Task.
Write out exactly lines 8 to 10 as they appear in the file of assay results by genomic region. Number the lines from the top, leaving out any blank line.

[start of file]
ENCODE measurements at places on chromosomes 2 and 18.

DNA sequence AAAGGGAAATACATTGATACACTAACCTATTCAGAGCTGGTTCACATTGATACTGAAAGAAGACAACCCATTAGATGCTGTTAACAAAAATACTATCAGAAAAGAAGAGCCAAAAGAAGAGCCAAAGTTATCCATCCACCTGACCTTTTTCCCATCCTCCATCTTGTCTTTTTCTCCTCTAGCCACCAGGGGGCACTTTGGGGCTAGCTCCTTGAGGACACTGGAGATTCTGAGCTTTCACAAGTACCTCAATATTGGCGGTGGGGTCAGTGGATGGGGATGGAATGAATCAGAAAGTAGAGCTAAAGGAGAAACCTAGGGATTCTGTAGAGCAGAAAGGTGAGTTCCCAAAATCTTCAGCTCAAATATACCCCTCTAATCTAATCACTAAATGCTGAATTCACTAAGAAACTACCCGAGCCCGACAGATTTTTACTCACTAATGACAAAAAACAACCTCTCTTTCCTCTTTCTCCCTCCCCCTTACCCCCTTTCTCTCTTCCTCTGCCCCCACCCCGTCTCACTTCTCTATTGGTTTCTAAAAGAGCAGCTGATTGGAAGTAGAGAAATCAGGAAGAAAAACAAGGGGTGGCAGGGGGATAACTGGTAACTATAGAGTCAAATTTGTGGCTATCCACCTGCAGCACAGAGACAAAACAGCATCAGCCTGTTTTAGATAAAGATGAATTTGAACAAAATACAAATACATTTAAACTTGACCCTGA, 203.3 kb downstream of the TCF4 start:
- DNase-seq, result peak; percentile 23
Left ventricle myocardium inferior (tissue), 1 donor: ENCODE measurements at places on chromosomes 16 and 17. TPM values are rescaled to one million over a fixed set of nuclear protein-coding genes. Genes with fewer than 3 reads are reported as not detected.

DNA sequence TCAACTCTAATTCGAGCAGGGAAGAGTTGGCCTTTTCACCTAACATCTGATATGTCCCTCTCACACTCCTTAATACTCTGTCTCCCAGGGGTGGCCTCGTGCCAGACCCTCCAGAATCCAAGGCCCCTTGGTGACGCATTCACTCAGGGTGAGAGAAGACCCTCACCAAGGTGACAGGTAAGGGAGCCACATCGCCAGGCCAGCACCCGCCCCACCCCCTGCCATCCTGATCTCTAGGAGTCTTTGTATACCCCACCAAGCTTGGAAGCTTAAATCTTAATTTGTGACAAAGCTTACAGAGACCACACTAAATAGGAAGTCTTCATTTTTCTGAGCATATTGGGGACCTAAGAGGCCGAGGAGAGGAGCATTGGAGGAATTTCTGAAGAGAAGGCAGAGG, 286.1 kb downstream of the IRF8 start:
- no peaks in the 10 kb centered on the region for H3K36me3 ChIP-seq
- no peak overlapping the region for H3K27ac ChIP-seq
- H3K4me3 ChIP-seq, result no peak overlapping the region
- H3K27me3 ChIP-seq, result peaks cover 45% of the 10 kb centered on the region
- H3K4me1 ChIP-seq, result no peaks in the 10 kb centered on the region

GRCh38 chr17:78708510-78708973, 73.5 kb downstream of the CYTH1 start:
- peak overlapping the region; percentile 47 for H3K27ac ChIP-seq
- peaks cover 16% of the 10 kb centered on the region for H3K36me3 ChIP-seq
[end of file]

- H3K4me3 ChIP-seq, result no peak overlapping the region
- H3K27me3 ChIP-seq, result peaks cover 45% of the 10 kb centered on the region
- H3K4me1 ChIP-seq, result no peaks in the 10 kb centered on the region